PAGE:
Insight Central Europe News

15-04-2005

The Polish government has said it will pull troops from Iraq by the end of the year, making official an earlier proposal. The defence minister said that improved stability and the high cost of the mission prompted the decision. The opposition has described the statement as a populist attempt to win votes in an election year, as opinion polls suggest that the ruling Democratic Left Alliance faces an overwhelming defeat.

The Slovak Defence Ministry has said that Slovakia may also withdraw its troops from Iraq at the end of this year when their current mandate ends. Slovak peacekeepers in Iraq operate under Polish command. Slovakia has a 104 strong contingent of military engineers and a guard unit stationed in the country.

The Czech political scene was once again thrown into confusion this week, when the Social Democrats of Prime Minister Stanislav Gross rejected a deal to re-form a government of the current coalition partners under a new prime minister. The party leadership said that they were being asked to make too many concessions. The three parties have been deeply divided ever since a row over Mr Gross's personal finances broke out over two months ago. The failure of the latest deal makes early elections increasingly likely.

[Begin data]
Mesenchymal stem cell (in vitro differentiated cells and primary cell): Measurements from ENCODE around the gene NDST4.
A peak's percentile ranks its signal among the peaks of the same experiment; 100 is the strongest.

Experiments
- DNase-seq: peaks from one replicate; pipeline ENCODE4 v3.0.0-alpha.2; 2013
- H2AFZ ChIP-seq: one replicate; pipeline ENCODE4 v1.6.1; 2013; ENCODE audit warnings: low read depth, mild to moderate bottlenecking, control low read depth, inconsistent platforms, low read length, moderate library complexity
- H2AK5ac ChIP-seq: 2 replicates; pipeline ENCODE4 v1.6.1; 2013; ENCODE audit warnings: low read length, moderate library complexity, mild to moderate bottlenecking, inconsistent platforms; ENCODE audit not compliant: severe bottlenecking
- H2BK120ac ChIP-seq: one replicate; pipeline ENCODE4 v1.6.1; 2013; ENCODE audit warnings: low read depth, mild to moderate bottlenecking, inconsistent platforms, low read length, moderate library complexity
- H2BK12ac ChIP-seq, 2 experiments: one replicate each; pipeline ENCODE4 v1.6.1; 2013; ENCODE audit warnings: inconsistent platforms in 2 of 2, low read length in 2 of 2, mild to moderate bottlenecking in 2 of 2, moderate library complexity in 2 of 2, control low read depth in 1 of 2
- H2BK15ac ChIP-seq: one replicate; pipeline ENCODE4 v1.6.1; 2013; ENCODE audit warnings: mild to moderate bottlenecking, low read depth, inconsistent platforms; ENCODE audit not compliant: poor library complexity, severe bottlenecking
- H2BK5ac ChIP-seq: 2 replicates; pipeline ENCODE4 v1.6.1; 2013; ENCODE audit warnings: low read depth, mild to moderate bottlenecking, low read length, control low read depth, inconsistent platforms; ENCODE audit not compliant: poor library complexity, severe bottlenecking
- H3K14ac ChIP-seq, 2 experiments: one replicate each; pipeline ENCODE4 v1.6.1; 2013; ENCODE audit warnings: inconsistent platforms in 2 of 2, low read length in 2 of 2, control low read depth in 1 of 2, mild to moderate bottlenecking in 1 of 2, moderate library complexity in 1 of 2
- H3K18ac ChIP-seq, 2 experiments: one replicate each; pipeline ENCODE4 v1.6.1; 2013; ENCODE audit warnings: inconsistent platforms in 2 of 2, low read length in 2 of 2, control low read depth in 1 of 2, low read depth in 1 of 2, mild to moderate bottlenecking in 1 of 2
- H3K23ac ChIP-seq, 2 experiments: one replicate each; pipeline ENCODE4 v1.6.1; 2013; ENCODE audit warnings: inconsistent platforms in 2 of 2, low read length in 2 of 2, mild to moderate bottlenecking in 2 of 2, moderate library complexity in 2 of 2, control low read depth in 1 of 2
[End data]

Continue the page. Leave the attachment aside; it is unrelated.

Poland has won its bid to have the European Union's Border Control Agency based on its soil, making it the first of the new EU members to host an EU body. EU justice and interior ministers chose Poland over Hungary, Malta, Estonia and Slovenia. The agency will monitor how EU states patrol the bloc's external borders and help train border police.

The Hungarian Prime Minister, Ferenc Gyurcsany has urged the European Union to admit Croatia and Ukraine. He criticized the EU's decision to postpone accession talks with Croatia over the country's failure to find war crimes suspect Ante Gotovina, saying that a country should not be punished for the crimes of one person. Mr Gyurcsany said that the EU also had a duty to offer Ukraine the hope of becoming a member, after supporting the so-called "orange revolution".

The Austrian Foreign Minister Ursula Plassnik has said that Vienna is prepared to host talks between the leaders of Serbia and Kosovo aimed at resolving the future status of the province. She made the offer on Thursday during a visit to Kosovo, saying that Austria had the advantage of being a credible partner for discussions.

15-04-2005